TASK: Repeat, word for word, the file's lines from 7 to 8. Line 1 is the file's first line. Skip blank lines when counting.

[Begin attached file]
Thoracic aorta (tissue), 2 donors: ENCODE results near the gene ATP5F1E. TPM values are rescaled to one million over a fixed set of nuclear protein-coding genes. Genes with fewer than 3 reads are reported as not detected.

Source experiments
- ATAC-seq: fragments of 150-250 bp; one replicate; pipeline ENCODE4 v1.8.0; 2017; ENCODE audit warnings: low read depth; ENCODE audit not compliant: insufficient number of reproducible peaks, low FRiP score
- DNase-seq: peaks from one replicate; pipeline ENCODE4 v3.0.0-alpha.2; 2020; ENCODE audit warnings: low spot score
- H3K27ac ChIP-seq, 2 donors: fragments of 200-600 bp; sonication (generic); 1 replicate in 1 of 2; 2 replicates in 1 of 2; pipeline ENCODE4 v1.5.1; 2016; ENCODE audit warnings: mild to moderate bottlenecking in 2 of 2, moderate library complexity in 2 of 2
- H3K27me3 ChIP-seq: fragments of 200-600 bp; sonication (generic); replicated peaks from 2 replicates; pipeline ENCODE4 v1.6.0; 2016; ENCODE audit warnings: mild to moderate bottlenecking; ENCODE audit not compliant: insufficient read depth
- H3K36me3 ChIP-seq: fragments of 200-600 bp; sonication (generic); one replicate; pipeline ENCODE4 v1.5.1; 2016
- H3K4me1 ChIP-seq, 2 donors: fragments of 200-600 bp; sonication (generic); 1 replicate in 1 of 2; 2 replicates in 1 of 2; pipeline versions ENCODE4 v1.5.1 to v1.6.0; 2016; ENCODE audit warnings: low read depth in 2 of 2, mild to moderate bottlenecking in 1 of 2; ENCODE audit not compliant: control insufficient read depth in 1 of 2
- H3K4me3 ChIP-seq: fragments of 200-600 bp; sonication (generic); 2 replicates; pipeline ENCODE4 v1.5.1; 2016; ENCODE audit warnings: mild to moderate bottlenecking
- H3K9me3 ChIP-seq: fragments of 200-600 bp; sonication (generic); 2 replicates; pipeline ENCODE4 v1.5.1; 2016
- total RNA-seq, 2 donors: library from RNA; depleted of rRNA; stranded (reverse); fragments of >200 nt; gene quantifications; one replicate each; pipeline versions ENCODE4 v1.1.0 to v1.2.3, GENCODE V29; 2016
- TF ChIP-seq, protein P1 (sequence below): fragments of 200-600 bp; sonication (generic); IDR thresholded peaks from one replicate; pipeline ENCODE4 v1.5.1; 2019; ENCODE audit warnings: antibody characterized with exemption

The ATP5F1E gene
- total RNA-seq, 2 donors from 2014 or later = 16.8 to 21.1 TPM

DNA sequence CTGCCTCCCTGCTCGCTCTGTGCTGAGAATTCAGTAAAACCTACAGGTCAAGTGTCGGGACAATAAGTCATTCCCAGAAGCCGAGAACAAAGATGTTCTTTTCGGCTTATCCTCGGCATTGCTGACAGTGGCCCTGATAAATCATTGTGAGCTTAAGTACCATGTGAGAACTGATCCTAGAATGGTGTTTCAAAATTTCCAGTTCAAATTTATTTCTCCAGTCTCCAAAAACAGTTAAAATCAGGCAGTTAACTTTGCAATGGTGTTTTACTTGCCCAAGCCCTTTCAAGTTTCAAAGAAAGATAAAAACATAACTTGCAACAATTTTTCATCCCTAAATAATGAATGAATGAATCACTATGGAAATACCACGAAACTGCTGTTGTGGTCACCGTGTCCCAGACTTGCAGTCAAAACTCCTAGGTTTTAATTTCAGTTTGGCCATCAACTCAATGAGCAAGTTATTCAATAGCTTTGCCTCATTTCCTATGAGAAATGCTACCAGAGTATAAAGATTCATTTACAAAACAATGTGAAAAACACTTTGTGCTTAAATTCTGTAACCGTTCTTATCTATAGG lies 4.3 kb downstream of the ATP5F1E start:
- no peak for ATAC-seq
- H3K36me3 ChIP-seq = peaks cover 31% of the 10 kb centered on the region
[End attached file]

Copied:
- H3K36me3 ChIP-seq: fragments of 200-600 bp; sonication (generic); one replicate; pipeline ENCODE4 v1.5.1; 2016
- H3K4me1 ChIP-seq, 2 donors: fragments of 200-600 bp; sonication (generic); 1 replicate in 1 of 2; 2 replicates in 1 of 2; pipeline versions ENCODE4 v1.5.1 to v1.6.0; 2016; ENCODE audit warnings: low read depth in 2 of 2, mild to moderate bottlenecking in 1 of 2; ENCODE audit not compliant: control insufficient read depth in 1 of 2